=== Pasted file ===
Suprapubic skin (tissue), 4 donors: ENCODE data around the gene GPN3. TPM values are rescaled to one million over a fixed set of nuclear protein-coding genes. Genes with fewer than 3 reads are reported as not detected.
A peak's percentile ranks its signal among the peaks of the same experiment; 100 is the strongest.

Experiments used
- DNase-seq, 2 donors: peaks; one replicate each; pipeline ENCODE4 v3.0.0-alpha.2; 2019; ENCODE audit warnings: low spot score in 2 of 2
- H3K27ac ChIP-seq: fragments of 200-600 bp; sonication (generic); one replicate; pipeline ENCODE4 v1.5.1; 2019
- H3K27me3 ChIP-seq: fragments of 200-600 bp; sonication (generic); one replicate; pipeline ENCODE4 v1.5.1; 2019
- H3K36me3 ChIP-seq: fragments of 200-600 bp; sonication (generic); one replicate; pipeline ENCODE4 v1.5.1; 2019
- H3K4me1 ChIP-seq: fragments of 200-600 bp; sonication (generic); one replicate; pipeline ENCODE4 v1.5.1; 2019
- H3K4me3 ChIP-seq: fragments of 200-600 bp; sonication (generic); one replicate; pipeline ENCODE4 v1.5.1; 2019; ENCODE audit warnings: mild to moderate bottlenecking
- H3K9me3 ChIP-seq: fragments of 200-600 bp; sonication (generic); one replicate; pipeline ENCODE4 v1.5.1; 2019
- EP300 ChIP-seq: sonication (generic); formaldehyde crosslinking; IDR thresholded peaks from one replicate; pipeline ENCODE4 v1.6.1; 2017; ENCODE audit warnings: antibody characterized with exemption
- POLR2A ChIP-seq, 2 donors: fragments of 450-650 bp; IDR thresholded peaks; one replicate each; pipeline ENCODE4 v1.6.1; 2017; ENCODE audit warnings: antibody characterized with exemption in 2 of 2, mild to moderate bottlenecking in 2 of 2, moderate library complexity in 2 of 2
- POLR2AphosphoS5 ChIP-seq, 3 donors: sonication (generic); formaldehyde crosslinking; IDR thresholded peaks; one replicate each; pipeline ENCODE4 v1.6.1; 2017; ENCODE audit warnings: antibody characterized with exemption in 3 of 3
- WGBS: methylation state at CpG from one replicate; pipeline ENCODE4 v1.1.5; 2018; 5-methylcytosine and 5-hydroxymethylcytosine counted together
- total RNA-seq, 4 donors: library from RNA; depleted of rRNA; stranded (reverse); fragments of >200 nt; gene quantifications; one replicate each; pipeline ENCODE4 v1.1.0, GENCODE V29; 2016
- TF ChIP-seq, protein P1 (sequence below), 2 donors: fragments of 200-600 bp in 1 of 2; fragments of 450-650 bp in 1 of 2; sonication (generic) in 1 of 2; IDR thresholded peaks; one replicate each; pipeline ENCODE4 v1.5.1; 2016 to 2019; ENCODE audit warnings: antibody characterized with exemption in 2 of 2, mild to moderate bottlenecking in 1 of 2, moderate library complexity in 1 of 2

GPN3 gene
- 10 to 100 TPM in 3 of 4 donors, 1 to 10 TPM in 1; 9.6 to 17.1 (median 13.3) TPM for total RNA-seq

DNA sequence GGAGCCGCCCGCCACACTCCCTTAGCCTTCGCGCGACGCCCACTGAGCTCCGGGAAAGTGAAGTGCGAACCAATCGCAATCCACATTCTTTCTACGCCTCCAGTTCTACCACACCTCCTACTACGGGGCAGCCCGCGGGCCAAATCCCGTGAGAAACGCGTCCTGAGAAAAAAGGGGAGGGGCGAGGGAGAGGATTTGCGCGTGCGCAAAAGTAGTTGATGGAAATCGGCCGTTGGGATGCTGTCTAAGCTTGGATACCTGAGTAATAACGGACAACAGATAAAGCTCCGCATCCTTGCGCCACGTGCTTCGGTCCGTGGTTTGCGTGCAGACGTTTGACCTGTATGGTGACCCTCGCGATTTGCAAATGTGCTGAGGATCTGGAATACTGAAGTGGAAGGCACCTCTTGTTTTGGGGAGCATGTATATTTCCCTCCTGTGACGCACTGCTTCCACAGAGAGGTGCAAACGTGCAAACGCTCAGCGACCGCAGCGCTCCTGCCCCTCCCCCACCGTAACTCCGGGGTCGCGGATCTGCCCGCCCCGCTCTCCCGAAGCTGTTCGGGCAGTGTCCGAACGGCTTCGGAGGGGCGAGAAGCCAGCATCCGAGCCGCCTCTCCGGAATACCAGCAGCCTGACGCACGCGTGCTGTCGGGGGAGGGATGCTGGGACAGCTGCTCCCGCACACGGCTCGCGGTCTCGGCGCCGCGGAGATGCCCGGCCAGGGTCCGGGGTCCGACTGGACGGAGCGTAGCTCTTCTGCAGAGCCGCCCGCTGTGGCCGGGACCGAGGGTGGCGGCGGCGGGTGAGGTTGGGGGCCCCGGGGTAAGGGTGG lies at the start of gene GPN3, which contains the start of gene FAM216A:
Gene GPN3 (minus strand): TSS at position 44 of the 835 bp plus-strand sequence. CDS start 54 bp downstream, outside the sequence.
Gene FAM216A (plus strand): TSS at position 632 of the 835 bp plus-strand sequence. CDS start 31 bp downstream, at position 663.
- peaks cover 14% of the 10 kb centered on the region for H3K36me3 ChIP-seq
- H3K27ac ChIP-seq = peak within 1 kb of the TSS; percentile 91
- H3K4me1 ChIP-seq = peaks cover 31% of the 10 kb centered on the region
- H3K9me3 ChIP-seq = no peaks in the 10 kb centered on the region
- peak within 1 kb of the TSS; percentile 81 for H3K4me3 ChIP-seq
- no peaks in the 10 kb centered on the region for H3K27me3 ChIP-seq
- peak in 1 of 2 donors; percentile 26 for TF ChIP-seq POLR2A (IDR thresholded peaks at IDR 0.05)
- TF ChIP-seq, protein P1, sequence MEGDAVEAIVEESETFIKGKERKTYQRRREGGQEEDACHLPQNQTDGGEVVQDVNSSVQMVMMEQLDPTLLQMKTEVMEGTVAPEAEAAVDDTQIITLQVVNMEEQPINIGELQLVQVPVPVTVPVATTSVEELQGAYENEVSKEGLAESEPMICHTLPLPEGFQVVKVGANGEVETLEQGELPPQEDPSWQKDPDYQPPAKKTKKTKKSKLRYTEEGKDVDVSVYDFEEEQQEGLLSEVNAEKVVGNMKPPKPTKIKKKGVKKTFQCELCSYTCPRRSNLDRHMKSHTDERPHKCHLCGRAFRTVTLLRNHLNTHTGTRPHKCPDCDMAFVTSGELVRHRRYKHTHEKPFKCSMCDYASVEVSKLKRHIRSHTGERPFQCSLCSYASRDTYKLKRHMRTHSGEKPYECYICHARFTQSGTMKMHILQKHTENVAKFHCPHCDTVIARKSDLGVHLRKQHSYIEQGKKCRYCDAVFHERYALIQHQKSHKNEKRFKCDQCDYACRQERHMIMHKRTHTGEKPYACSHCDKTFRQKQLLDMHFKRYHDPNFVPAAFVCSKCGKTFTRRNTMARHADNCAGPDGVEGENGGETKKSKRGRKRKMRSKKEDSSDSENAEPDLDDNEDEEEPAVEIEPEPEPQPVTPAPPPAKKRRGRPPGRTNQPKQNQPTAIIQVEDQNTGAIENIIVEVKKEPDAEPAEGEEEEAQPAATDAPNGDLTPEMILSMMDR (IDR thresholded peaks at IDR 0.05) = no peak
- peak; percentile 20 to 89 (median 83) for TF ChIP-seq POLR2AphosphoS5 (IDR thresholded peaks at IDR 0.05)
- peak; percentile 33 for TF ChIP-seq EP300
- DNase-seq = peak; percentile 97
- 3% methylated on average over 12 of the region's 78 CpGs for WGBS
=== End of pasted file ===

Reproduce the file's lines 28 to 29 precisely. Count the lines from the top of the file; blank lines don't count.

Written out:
- peak in 1 of 2 donors; percentile 26 for TF ChIP-seq POLR2A (IDR thresholded peaks at IDR 0.05)
- TF ChIP-seq, protein P1, sequence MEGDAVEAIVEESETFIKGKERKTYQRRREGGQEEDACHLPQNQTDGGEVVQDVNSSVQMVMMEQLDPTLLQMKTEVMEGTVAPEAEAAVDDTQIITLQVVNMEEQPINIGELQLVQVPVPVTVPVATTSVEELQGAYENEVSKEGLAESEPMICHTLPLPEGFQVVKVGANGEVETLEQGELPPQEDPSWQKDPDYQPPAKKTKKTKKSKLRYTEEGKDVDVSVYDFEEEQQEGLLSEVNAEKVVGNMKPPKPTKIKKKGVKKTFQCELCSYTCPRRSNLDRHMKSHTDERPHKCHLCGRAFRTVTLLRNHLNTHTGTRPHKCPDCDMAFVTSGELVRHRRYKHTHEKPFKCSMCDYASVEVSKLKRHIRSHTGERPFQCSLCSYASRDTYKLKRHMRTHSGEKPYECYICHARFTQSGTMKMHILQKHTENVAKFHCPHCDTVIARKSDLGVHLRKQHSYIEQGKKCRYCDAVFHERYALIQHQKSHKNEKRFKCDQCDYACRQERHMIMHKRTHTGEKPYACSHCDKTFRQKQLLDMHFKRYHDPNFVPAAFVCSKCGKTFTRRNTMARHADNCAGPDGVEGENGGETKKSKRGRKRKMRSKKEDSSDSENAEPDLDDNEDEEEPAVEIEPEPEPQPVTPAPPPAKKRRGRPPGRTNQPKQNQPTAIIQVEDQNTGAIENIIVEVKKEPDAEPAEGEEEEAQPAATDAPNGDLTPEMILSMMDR (IDR thresholded peaks at IDR 0.05) = no peak